Judicial appointments must be unbiased

Hal Sundin

What does the jargon “activist” or “out-of-the-mainstream” judge really mean? Simply that his or her opinions do not agree with those of the person or group using that label.

But judges are not supposed to be swayed by public sentiment. Their job is to render unbiased opinions on the legality or constitutionality of issues referred to them. Our Constitution made the federal courts the only unelected branch of government for the express purpose of insulating them from the pressure of public opinion. If judges were subject to public opinion, we would not have many of the civil rights and other social reforms that we cherish.

In the past, the issues have been social, economic, or political. Today the issues are becoming religious. What is ironic is that the framers of the Constitution, as a result of their enmity for the Church of England’s religious domination in the American colonies, wanted to keep religion out of government and vice versa. They created a new type of nation, which they wanted to be free of religious manipulation.

History provides us with many examples of the dangers of theocratic government. For centuries, the world has been bloodied by those seeking to impose their version of theocracy. And today most of the world’s unrest is due to Islamic fundamentalism, which resists progress, and has caused Muslim countries to fall behind the modern world.

Even in our own country, religious influences are rejecting science and medical progress by trying to stamp out evolutionary science, replacing it with biblical creationism, and by opposing embryonic stem-cell research. If our government becomes subject to these religious pressures, we also will become a backward reactionary country.

It is the intent of our Constitution that the courts should be nonpolitical to protect the citizenry from domination by either a majority or a vociferous minority. Anyone whose objectivity is compromised by rigidly held beliefs on either side of social issues such as race, national origin or religion, or by political extremism, is not suitable for occupying positions of power in a democratic society. The problem is that those who fit this description are so implacably bound to their beliefs as to be incapable of compromise. Compromise is not consistent with moral certitude, but it is essential to the success of a democratic state. We will no longer be a democratic society if a democratic government ceases to be based on open-mindedness, and succumbs to domination by religious influence.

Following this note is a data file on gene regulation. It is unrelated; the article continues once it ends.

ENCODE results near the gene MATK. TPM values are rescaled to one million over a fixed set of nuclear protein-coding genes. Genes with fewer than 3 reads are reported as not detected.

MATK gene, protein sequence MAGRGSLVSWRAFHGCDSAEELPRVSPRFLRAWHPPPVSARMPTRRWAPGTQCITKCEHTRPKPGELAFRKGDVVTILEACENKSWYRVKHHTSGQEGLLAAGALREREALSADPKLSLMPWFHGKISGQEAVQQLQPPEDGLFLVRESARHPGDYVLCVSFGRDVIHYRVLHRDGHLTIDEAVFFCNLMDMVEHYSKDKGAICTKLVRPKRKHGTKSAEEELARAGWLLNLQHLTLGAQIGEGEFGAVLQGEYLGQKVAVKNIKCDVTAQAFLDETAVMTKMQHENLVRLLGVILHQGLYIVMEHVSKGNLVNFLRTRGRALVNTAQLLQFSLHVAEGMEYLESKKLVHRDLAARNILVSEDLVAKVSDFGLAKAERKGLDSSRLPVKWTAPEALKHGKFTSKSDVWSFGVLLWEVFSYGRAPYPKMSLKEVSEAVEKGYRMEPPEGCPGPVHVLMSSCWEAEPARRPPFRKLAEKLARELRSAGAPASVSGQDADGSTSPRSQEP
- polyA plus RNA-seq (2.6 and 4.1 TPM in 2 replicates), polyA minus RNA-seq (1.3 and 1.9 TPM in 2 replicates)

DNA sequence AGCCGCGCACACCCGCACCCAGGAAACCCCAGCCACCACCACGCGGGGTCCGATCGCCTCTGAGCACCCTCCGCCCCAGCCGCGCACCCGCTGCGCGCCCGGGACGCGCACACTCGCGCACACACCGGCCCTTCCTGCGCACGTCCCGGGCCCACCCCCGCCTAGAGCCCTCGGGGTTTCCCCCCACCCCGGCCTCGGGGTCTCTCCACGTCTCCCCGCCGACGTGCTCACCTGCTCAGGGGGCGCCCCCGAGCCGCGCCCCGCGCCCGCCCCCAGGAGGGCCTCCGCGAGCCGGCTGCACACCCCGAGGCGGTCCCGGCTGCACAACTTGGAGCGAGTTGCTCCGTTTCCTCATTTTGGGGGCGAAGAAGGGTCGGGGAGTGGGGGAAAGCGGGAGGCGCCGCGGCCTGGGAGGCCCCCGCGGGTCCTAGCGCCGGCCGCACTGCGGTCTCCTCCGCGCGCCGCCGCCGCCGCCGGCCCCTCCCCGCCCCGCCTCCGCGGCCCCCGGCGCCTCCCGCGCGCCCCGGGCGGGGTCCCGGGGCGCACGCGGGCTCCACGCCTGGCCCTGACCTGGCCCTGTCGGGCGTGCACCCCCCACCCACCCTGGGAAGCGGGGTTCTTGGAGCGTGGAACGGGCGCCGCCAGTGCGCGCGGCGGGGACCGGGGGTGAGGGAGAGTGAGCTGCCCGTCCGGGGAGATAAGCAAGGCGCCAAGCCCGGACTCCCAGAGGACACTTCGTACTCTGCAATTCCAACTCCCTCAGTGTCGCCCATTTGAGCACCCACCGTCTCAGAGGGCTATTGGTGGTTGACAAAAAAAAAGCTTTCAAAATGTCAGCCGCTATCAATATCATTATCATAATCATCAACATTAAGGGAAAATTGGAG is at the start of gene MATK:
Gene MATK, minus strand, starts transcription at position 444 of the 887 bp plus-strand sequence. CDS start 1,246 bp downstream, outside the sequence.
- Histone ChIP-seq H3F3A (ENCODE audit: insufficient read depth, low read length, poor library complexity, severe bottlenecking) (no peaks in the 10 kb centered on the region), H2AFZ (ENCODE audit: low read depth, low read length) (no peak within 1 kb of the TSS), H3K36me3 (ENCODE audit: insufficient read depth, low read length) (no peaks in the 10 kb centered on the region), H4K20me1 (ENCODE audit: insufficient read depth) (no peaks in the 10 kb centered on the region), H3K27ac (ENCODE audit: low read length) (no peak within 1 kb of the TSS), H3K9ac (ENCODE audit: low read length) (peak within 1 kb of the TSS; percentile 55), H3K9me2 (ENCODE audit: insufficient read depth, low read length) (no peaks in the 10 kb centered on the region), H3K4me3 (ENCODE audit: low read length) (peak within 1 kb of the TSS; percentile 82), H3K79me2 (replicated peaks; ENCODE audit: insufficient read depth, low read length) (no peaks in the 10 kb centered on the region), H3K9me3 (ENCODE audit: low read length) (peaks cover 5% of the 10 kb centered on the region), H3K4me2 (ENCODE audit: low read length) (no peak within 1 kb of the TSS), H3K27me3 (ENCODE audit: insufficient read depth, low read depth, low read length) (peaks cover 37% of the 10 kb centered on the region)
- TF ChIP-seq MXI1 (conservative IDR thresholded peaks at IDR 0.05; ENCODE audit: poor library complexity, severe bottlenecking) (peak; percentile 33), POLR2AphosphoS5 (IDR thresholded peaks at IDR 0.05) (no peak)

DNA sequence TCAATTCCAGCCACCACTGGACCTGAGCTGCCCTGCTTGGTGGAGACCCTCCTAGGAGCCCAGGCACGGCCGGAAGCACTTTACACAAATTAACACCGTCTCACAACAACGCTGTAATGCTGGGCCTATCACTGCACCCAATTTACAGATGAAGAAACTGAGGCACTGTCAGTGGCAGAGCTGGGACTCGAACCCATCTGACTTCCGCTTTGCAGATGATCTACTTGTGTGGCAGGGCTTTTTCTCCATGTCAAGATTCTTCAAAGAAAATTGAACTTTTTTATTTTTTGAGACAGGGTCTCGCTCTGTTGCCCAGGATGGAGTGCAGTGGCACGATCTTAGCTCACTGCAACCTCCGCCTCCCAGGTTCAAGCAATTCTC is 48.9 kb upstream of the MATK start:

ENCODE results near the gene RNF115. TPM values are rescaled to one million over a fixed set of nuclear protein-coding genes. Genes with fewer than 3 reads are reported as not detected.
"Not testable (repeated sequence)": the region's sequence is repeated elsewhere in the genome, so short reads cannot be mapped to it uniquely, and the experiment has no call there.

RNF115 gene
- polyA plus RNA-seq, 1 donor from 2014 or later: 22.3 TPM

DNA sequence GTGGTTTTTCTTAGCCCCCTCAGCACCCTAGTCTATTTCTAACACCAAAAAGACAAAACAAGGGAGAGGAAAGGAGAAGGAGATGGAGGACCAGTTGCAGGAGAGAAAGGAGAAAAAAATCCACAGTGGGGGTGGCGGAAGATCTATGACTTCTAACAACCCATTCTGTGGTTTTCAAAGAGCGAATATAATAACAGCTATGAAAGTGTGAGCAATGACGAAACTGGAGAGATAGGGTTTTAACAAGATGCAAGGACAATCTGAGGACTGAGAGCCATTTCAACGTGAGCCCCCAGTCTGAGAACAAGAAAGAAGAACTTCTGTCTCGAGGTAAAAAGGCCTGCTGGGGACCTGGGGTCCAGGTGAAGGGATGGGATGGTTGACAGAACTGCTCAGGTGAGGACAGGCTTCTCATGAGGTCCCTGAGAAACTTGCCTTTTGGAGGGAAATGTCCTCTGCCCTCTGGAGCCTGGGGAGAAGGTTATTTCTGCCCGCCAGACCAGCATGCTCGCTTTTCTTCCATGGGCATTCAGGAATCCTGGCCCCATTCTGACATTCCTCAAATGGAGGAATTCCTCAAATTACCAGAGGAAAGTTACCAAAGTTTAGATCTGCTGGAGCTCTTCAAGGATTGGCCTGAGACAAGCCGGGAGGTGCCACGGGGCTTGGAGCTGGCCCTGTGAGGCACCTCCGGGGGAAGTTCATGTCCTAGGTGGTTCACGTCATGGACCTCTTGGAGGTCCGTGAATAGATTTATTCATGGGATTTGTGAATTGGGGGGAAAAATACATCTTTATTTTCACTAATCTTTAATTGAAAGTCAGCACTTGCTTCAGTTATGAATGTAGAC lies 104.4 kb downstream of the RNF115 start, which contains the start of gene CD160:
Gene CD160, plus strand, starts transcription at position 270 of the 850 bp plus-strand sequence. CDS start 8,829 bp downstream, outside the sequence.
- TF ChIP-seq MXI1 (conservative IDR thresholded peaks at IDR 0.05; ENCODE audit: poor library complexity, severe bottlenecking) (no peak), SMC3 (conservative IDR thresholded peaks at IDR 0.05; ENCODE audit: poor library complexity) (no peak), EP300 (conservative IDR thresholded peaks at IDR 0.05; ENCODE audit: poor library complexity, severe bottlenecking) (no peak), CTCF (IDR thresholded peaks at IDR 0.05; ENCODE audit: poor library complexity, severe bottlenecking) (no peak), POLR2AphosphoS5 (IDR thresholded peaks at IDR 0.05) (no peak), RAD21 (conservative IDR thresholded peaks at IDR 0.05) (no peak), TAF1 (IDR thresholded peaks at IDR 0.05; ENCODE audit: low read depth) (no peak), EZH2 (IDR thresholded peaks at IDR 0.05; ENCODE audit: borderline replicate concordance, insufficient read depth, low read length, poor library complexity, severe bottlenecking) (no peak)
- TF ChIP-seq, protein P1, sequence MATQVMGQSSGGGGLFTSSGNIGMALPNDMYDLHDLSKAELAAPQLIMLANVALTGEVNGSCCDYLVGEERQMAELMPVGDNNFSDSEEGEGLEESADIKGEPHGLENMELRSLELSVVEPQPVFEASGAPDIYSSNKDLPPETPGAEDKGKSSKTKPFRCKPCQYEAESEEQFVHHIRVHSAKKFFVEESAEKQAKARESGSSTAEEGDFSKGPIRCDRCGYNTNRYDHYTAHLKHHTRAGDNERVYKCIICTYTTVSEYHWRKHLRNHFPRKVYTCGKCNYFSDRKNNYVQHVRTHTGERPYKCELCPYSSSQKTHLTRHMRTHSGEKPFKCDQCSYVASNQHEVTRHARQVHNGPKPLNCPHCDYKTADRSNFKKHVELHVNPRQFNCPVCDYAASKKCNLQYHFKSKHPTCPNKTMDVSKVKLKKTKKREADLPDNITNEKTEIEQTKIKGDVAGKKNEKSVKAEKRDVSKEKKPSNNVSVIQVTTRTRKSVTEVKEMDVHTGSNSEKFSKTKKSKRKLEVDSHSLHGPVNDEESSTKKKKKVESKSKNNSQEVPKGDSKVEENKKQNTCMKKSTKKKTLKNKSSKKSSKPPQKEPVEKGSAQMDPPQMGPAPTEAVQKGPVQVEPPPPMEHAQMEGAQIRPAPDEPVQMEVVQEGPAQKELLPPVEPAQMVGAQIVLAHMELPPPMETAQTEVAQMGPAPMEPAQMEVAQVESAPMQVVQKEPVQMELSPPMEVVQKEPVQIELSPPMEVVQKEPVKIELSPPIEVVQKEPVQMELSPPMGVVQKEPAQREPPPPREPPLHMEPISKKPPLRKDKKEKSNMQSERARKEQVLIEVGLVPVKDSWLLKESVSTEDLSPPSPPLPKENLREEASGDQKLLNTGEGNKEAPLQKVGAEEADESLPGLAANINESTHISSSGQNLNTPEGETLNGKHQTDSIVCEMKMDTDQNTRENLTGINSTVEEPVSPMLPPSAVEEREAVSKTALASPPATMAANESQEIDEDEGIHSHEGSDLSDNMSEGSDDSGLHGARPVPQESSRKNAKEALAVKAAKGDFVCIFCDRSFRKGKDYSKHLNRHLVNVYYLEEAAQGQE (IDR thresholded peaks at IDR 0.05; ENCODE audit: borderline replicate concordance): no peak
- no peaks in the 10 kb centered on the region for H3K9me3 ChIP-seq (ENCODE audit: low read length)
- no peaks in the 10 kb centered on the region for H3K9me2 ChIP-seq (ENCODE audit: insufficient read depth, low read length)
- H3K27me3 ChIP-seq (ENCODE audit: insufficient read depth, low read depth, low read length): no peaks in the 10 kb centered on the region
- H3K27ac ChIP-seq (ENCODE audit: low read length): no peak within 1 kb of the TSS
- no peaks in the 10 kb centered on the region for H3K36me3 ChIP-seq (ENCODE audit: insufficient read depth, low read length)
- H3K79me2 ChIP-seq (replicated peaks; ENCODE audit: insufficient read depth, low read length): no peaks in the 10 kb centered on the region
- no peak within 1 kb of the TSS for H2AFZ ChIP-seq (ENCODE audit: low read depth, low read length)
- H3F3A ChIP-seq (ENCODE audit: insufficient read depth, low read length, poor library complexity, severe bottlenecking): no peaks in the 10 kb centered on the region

Religious extremism brings with it two other threats to our society. One is that it labels those who are not of “acceptable” convictions as lacking morality and being anti-Christian, thereby irrevocably dividing our society. We need to distinguish between theology and morality ” one can be highly moral without subscribing to a specific theology, and advocating a narrow set of theological objectives does not necessarily make one a truly moral person.

Second, we face a bleak future if so-called “moral issues” become the primary focus of political activism at the expense of the serious social and financial challenges facing us.

We need to be vigilant in maintaining the objectivity and independence of our judicial system from outside pressures if we are to continue to have the constitutional democracy that the framers of our Constitution envisioned. That means carefully scrutinizing the freedom from bias in all candidates for appointment to powerful judicial positions.

Glenwood Springs resident Hal Sundin’s column runs every other Thursday in the Post Independent.

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